I like the idea of oil analysis. However, these are 34-year-old engines. Would I just end up with a list of all the reasons I should repower?
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Old 09-03-2016, 06:56 PM   #18
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No, not necessarily. Oil analysis can often head off a small issue before it becomes a large issue by measuring metals and contaminants in your used oil. It regular samples at intervals will verify engine condition to potential buyers at resale time.
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Old 09-03-2016, 07:26 PM   #19
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Quote:
Originally Posted by kapnd View Post
I looked up Gulf Coast Filters, and found that their system is designed to be used as and add-on to existing filtration, thus it would take the engine's lifetime to determine whether it is really useful or not. (These are not the paper towel guys!)
As I understand it now, bypass filtration can be compared to polishing your fuel; marginally useful in some conditions, and a job that is already being done if proper filtration is installed.
Modern motor oil has additives that are designed to keep contaminants in suspension, so IMO regular oil/filter changes are your best defense, keep in mind that warranty is not likely to favor changes to the lube system.
Yes Gulf Coast are "the paper towel guys".

No bypass filtering will not void a warranty.

Simple before and after oil sampling can tell you if your oil is benefiting from bypass filtering. And it will also tell you the condition of your oils additive package.
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Old 09-03-2016, 08:06 PM   #20
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Quote:
Originally Posted by Comodave View Post
Bypass filters do not stop the normal filtration on the engine from working, therefore there is not unfiltered oil running through the engine. Bypass just filter a small portion of the oil flow to a much finer degree than the original equipment filter does. You don't remove the original equipment filter, the bypass is a supplement filter, not a replacement. Over time all the oil will eventually flow through the bypass filter and be filtered to whatever micron you have in the bypass. The original filter is still there in case the bypass possibly clogged up.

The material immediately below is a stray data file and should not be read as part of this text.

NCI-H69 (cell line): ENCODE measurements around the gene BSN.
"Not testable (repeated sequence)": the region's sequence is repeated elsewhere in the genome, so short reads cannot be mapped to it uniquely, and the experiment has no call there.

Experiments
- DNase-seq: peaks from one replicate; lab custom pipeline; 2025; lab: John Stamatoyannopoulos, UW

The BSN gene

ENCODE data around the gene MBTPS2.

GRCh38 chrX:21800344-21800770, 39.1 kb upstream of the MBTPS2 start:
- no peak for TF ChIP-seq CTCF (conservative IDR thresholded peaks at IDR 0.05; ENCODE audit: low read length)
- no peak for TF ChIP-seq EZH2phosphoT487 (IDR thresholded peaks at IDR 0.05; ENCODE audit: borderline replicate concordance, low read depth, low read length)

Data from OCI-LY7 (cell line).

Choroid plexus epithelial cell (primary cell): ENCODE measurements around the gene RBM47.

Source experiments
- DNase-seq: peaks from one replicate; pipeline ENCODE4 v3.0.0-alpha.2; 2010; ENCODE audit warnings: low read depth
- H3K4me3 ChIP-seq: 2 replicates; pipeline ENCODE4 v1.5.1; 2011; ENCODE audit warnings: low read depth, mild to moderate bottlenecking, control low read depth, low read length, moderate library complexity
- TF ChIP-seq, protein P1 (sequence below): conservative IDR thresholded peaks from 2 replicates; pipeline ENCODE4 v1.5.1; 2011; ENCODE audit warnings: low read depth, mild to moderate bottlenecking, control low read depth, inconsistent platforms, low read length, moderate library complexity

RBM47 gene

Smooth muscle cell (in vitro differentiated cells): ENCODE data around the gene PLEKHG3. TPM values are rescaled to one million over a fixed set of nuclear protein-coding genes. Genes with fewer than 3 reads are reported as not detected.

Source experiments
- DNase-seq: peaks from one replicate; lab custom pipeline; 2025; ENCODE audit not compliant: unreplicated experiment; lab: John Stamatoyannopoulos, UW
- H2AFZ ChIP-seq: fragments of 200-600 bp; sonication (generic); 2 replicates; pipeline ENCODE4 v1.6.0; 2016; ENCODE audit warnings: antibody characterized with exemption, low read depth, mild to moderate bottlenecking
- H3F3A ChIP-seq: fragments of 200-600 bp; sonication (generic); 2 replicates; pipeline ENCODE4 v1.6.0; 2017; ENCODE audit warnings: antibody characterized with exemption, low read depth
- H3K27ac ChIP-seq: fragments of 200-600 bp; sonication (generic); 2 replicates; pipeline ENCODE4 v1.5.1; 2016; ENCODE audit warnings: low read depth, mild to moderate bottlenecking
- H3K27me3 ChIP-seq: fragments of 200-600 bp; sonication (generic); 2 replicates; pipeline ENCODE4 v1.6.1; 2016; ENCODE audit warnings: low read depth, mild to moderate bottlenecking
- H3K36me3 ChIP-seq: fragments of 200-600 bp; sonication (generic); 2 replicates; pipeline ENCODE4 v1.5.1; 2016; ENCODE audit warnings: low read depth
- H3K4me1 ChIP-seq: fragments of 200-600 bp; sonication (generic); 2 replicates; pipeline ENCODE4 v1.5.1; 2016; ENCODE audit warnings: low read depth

Correct. In the trucking, heavy equipment and ag industries bypass filtration has been used for decades and still is. It is simply extra filtration that because it is at a slow rate of flow can capture more fine particles like metals and carbon (common in diesel engine oil) and take them out of circulation. In my mind that is a very good thing. It helps the full flow filter do its job but in no way harms or hinders the main filter. As far as being messy to change, some of the old Luberfiner cartridge filters were pretty messy. They were just a big 6 x 15 ? Inch cartrige full of rags. For 30 years bypass filters have been spin on, such as a Fleet guard LF777 which work very well and are under $20. Pretty cheap insurance that your oil is a little better filtered even if you stick to recommended change intervals. A whole new wave of engine oil filters has been out for 25 years now that incorporates both a full flow section and a wafer section for by pass filtration. An example of that would be Fleetguard LF3000 for Cummins N14 engines and Fleet guard 9000 series filters for the QSX and 15 liter engines. They must think that bypass filtration is important or they would not be doing it on all their new released engines for the last 25 to 30 years. Just because one manufacturer or designer or engineer does not call for something like this optional bypass system does not mean that it is not the better way of doing it. Also with mounting these seperate bypass filters, they can be moved easily and relocated to any location that you can run good high pressure hoses to. You do not want a leak in a hose that drains all your engine oil out. Would that be "killing your engine with kindness"?